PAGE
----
Violins!! – Part 2

Bernstein
Candide – Overture
Trainer
for the living (Violin Concerto) [BBC commission: world premiere]
Britten
The Young Person’s Guide to the Orchestra (Variations and Fugue on a Theme by Purcell)
Respighi
The Pines of Rome

Plus “Invisible Lines”, created by ‘Between the Notes’, members of the BBC Symphony Orchestra, and various young musicians

Viktoria Mullova (violin)

Between the Notes

Musicians from:
Berkshire Young Musicians Trust Ensemble
Cheltenham Music Festival Youth Ensemble
Southampton Youth Orchestra
The Sage Gateshead Weekend School

BBC Symphony Orchestra
Martyn Brabbins


Reviewed by: Chris Caspell

Reviewed: 30 July, 2005
Venue: Royal Albert Hall, London

Never has there been such an example of what the BBCSO should concentrate its undoubted talent on and equally what it should avoid. As a nation we spawn gifted sight-reading musicians that can play almost anything: as an ensemble the BBC Symphony Orchestra is the best of this talent; but however skilled is its dealing with unfamiliar and complex music, more well-known pieces fare less well.

Although “Candide”, initially a flop, was a constant problem for Leonard Bernstein, the score revised numerous times, the overture has always been a popular success. The rip-roaring opening was anything but in this staid and pedestrian rendition. Martyn Brabbins’s unhelpful conducting provided few cues for the orchestra to cling to which, ultimately, led to a ragged and boring performance.

By contrast it was clear how much more attention had been given to the premiere of Fraser Trainer’s for the living, a concerto for amplified violin and orchestra, the latter not amplified. Actually, there was little evidence of the violin being amplified – either visually or aurally. The piece was written for Viktoria Mullova. Trainer’s music is easily approachable and his select catalogue is often performed; his small output is due to his commitment to music education and working with non-professionals. He heads the London Sinfonietta’s education programme and has worked in schools, prisons and with communities.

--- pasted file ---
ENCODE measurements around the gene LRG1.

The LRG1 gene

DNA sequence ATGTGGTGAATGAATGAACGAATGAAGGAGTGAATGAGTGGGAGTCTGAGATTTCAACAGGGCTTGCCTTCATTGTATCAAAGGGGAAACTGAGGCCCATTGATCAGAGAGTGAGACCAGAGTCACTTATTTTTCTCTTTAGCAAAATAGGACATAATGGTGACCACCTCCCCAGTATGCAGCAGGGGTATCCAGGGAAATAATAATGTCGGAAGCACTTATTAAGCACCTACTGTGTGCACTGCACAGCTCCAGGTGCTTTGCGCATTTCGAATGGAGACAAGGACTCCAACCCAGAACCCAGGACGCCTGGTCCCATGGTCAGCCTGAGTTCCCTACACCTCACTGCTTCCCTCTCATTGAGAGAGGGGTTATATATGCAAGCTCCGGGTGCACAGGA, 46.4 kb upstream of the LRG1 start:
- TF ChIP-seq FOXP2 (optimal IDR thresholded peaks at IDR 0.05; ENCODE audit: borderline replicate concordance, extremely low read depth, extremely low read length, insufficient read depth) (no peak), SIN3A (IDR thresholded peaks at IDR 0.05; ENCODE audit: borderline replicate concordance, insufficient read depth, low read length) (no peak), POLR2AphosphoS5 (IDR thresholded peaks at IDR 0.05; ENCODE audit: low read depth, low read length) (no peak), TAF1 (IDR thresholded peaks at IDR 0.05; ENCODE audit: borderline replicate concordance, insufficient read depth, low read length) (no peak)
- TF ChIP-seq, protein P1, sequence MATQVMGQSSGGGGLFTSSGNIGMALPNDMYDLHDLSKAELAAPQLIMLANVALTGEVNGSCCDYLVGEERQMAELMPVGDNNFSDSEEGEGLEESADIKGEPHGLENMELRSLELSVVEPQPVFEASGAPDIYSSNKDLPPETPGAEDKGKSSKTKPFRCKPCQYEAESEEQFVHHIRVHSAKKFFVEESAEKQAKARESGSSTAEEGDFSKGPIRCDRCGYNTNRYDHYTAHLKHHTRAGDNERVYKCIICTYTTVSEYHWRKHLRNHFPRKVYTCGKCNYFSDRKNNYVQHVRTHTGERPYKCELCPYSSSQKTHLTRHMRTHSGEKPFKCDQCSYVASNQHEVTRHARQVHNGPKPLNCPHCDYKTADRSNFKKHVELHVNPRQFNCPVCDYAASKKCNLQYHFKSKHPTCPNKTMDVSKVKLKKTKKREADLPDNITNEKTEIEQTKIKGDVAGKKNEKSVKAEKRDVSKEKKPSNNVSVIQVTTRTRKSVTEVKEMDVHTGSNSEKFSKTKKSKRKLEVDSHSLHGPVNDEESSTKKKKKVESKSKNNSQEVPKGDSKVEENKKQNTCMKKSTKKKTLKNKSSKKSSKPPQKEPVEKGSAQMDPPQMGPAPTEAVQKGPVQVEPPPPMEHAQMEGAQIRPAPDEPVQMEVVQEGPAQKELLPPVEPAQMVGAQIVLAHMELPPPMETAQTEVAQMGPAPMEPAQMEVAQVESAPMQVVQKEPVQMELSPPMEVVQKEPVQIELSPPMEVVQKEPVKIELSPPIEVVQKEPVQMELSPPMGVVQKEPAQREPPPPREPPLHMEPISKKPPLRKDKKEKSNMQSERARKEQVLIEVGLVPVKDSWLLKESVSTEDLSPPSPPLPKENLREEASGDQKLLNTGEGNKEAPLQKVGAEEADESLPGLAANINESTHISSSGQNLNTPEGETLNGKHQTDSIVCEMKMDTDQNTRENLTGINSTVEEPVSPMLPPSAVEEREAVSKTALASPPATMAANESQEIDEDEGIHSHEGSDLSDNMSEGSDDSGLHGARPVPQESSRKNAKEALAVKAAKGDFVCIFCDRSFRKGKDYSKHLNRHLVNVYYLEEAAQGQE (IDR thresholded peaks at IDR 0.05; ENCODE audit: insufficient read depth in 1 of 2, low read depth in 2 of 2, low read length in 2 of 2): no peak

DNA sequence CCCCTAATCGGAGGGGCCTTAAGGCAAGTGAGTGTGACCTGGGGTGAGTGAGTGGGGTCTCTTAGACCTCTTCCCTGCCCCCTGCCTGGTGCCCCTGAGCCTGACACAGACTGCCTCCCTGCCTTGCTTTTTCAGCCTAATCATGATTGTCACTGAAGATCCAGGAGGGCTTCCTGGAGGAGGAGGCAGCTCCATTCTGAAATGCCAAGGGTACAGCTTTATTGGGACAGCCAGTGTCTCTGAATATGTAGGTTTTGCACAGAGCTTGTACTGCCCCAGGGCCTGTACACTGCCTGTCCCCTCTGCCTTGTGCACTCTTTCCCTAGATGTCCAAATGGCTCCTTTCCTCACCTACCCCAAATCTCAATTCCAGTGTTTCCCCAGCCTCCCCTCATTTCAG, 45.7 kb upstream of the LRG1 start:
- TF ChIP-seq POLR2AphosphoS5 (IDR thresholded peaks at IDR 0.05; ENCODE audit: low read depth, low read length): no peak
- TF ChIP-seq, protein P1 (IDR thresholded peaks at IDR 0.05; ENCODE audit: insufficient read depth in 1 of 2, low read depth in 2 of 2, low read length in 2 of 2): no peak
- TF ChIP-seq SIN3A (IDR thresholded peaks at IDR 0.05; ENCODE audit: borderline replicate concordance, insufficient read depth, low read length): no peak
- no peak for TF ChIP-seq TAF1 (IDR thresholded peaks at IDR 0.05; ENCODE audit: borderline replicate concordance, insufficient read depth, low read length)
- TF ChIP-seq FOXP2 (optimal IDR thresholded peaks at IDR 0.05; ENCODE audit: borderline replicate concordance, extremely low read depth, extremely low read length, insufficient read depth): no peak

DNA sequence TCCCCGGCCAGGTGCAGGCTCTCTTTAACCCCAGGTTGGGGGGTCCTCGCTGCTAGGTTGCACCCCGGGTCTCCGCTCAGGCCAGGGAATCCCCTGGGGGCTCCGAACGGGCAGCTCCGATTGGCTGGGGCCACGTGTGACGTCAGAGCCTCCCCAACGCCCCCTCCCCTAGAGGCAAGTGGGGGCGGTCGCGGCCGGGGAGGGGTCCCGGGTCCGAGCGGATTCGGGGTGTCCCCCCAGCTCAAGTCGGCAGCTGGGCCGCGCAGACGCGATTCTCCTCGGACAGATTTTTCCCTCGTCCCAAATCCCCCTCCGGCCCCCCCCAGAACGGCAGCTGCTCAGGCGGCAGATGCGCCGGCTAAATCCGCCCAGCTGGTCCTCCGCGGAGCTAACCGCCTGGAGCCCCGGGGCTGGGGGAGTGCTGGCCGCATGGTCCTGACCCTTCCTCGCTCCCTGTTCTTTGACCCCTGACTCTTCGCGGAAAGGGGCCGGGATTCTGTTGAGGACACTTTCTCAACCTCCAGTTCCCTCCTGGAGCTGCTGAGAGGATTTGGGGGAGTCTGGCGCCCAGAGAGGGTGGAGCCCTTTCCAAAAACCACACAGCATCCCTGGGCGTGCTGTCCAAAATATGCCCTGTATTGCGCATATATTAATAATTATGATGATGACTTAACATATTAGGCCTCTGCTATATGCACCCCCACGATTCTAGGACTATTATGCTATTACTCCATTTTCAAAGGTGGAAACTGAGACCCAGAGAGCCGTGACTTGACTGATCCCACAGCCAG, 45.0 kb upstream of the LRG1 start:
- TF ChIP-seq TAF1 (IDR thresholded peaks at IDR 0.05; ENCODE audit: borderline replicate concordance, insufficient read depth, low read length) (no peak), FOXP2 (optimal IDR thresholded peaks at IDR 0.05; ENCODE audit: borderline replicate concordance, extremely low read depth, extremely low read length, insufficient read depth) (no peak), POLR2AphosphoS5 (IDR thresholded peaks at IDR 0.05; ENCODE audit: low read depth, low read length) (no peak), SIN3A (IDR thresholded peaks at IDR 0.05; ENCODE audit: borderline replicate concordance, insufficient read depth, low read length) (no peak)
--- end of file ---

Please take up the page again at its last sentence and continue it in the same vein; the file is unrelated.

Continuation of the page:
The 30-minute concerto is played without a break and is in three distinct movements, fast-slow-fast, linked by unaccompanied passages for the soloist. Though derivative – shades of Bartók’s ‘night-music’ may be heard in the second movement alongside early Stravinsky – the piece is likeable.

Britten’s Young Person’s Guide was originally a film project, intended to introduce the instruments of the orchestra to schoolchildren. Dashed off in a couple of weeks the piece opens with a theme found in Purcell’s incidental music for “Abdelazar”. There follows Variations introducing the orchestra’s four sections and individual instruments, the Fugue putting the orchestra back together. The whole is wrapped-up with a triumphant restatement of Purcell’s theme. On paper, anyway! The BBC Symphony was at its most metronomic – all the notes in the right place but without any soul.

Soul was one thing that “Invisible Lines” had plenty of. The work was created by the musicians themselves during various workshops that culminated in London during the week leading up to this Prom, a collaboration involving the quintet known as ‘Between the Notes’ and musicians from the BBCSO and ‘amateurs’ from Berkshire, Cheltenham, Gateshead and Southampton. The group, placed in the centre of the Arena, was led by cellist Matthew Barley (Viktoria Mullova’s husband) who formed ‘Between the Notes’ in 1997. There is no written score, the musicians required to remember their invention, and while there is an improvisatory style there is also a clear structure with rehearsed riffs similar to the big-bands of, say, Kenny Wheeler. Standing in a circle the musicians faced inward only turning around for solos. Invisible Lines was based on the compositional principals that Fraser Trainer, a member of ‘Between the Notes’, used in his for the living concerto.

For Respighi’s The Pines of Rome, there were more young musicians – they joined the BBCSO and an engaging sound emerged but ensemble was, again, ragged. The nightingale sang, nestled amongst the lights in the gantry. The final vista of Rome was meted with trumpets, trombones and horns standing to attention as the organ played its twenty-something bars to bring the work to a close: not bad for a night’s work!

As the stage-crew made preparations for the last of the day’s Proms, I was left bemused as to the real significance of this concert as a showcase for the violin. Obviously there was Trainer’s concerto, although it did not show off many aspects of the instrument. Neither did “Invisible Lines”, though the ensemble did include a few violins. The late-night Prom features the folk-fiddle and the gypsy band.

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